Owls carved pumpkinCreative cat pumpkin

Spooky! This very beautiful feline friend is sitting on a branch, up a tree, possible looking out for a wicked witch on a broomstick. It was made by craft-your-home.com

cat carved pumpkinBaaa.. sheep pumpkin

sheep carved pumpkinAs “ewe” know, we have plenty of sheep scattered in fields around the holiday cabins and glamping pods, so we just had to find a sheep design for a pumpkin. Photo added by Sarah Grantham to Pinterest.com

Fantastic Fox pumpkinfox carved pumpkin

If you don’t want to actually carve a pumpkin, why not stick items to it with a glue gun, like felt, card and googly eyes? Also use a marker pen to draw on missing elements. A much simpler way for small children to take part in the pumpkin celebrations and very effective. Image courtesy of simpleasthatblog.com

Horsing around with pumpkins

How could we leave out a horse design when we invite guests to bring horses on holiday? These are pretty tricky to carve into pumpkins, and this design took 5 hours to create! We love the beautifully intricate design and the fact that you can look right through it, by Brandi Korte on Flickr.

horse pumpkinWhen you’ve completed your design and carved your pumpkin, display on your front porch at Halloween to welcome Trick or Treaters! Any leftovers needn’t go to waste, why not make some tasty pumpkin soup, such as Delia’s roasted pumpkin soup with melted cheese?

Farm Stay pumpkinOne of our Farm Stay members has been very creative this year and cleverly carved out the Farm Stay logo, which looks very effective. If you are looking for a countryside holiday don’t forget to check out the many fabulous farmhouse B&B’s and country self-catering cottages available through Farm Stay UK.

We hope you all have some family fun whilst carving your pumpkins for Halloween.

Don’t forget we’d love you to share your pumpkin photos with us, just tag us into your Tweets (@HoeGrange) and we’ll RT them for you!

Felicity

Apple Day Celebrations

Apple Day was first launched in 1990 on 21st October, by Common Ground. The vision was to create a calendar custom, an annual autumn holiday.

apple dayApple Day was introduced not just as a celebration of all things apple, but also as a demonstration of the variety we are in danger of losing in the richness and diversity of landscape, ecology and culture too.

Over the years Apple Day has also helped raise awareness of the provenance and traceability of food, which can only be a good thing. At Hoe Grange we #LoveLocal and Apple Day events have definitely fostered local pride, celebrated and deepened interest in local distinctiveness.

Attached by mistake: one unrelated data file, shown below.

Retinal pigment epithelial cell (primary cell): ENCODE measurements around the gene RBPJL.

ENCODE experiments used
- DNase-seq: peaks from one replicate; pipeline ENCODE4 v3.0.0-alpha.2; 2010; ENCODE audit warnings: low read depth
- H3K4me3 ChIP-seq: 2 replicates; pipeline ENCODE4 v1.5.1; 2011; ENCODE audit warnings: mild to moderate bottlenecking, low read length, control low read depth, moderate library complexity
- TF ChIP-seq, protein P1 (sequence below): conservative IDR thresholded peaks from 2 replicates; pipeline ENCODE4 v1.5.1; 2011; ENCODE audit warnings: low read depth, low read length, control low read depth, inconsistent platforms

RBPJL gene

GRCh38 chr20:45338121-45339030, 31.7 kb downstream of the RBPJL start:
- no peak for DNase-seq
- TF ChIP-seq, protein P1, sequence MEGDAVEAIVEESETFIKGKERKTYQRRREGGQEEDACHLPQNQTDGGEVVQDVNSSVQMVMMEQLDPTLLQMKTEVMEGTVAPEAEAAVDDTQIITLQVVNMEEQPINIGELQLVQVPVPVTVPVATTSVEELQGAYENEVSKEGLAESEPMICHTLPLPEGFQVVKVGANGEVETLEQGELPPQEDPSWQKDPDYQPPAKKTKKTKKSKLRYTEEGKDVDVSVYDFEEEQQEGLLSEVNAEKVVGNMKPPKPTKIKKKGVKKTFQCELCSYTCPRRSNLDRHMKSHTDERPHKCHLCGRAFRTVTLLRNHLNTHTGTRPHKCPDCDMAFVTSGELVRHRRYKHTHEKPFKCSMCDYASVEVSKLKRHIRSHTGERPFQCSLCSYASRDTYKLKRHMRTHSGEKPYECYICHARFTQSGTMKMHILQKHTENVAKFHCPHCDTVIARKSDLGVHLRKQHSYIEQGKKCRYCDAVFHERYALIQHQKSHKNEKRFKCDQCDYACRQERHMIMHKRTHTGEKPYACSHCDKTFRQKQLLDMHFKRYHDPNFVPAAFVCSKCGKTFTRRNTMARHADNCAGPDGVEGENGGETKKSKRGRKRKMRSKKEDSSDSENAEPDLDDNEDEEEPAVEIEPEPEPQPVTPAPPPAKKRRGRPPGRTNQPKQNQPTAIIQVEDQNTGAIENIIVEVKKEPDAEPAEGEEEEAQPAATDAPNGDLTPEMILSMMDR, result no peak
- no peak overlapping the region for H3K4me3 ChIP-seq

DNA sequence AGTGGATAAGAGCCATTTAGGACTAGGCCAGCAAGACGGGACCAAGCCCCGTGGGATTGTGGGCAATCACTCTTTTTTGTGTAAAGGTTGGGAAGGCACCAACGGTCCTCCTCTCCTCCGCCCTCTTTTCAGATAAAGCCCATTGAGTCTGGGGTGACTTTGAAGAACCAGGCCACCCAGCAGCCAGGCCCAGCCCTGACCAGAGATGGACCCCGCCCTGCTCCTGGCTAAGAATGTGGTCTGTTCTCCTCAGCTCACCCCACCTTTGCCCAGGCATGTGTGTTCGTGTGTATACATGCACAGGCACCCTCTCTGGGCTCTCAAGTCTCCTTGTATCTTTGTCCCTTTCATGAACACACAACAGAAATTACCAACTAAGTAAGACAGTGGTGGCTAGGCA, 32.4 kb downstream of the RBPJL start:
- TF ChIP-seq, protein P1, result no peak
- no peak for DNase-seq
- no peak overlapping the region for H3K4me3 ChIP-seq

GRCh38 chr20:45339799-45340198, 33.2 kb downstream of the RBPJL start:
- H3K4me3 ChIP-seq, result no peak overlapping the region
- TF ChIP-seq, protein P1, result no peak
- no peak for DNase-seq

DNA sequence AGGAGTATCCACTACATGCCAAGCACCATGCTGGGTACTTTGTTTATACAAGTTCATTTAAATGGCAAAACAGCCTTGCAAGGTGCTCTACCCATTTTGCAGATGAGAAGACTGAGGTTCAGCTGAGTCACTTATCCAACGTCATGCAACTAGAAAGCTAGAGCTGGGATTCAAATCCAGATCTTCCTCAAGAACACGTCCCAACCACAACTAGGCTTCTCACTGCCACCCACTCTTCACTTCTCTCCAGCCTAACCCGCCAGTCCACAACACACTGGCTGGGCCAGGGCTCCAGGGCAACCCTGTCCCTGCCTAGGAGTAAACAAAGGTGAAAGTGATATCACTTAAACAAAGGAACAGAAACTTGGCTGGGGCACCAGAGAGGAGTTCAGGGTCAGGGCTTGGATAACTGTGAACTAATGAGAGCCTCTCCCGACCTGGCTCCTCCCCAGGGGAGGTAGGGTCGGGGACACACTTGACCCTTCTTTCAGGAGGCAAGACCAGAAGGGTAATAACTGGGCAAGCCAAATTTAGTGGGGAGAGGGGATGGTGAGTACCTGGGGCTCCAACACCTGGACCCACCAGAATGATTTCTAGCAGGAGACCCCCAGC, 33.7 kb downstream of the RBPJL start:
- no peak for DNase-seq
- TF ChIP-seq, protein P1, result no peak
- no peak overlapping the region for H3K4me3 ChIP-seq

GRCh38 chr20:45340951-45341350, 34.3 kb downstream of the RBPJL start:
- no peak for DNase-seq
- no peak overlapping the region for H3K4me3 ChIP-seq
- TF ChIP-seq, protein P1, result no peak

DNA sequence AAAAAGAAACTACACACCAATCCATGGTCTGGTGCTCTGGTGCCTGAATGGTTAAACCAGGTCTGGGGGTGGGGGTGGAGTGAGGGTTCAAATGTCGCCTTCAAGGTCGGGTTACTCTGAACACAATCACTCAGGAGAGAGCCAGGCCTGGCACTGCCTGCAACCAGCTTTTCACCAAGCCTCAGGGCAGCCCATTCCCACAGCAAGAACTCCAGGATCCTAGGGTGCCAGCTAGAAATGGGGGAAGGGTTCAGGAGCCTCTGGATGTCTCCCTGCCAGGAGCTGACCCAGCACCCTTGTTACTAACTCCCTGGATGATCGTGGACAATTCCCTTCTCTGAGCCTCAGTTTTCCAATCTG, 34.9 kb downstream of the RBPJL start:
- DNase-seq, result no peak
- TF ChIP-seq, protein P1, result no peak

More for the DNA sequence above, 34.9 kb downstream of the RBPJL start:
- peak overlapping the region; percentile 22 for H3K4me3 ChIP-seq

Family Fun!

Here in the Peak District  fellow EQM (Environmental Quality Mark) award holders Elspeth, Paul & Sarah Walker are celebrating Apple Day by hosting a FREE event at the Dove Valley Centre this Sunday 16th October from 12 noon to 4pm.

Why not join in the fun and take along your apple recipes and apple dishes to share and taste.

crushing apples on Apple DayAutumn Apple Activities:

  •  Apple tasting & identification
  •  Orchard wildlife
  •  Apple juicing with Leek Food group (bring own apples & bottles)
  •  Story telling with Creeping Toad
  •  Appley fun activities for children
  •  Art activities & story telling with Creeping Toad
  •  Bake apples in the fire
  •  Bring jars of jam and chutney to swap
  •  Barn owls in the Moorlands- slide show

Pack a picnic and stay for the day – don’t forget warm clothes and wellies!

All donations to Staffs Barn Owl Action Group

Where to Find Dove Valley Centre

Under Whitle, nr. Longnor, 7m. South of Buxton. SK17 OPR
Tel: 01298 83282

Crunchy apples and Autumn leaves – it’s a wonderful time to get outdoors and have fun!
Felicity

My, how they’ve grown!

Spring has given way to Summer and we thought you might like to see just how much our farm animals have grown in such a short space of time!

Our little Golden Top Bantum dutifully sat on some eggs for 21 days without a break and was rewarded by 3 of the 5 eggs hatchbaby chick hatchinging – one with a little help from David!

Just seconds old with wet feathers – but mother hen soon warms the chick beneath her fluffy feathers and hey presto all three chicks look all cute and fluffy just a day later!

baby chicks

The chicks are now just 6 weeks old and look at the difference in size!

growing chicksThe newborn lambs back in April  looked like their skins where too big for their bodies, but they have certainly filled out!

Lambcollage

The suckler cows have also been nurturing their calves, and now have the attention of Phil the bull so next years calves should be on their way… and so the circle of life continues!

cows and calves

Always something to see down on the farm!

Felicity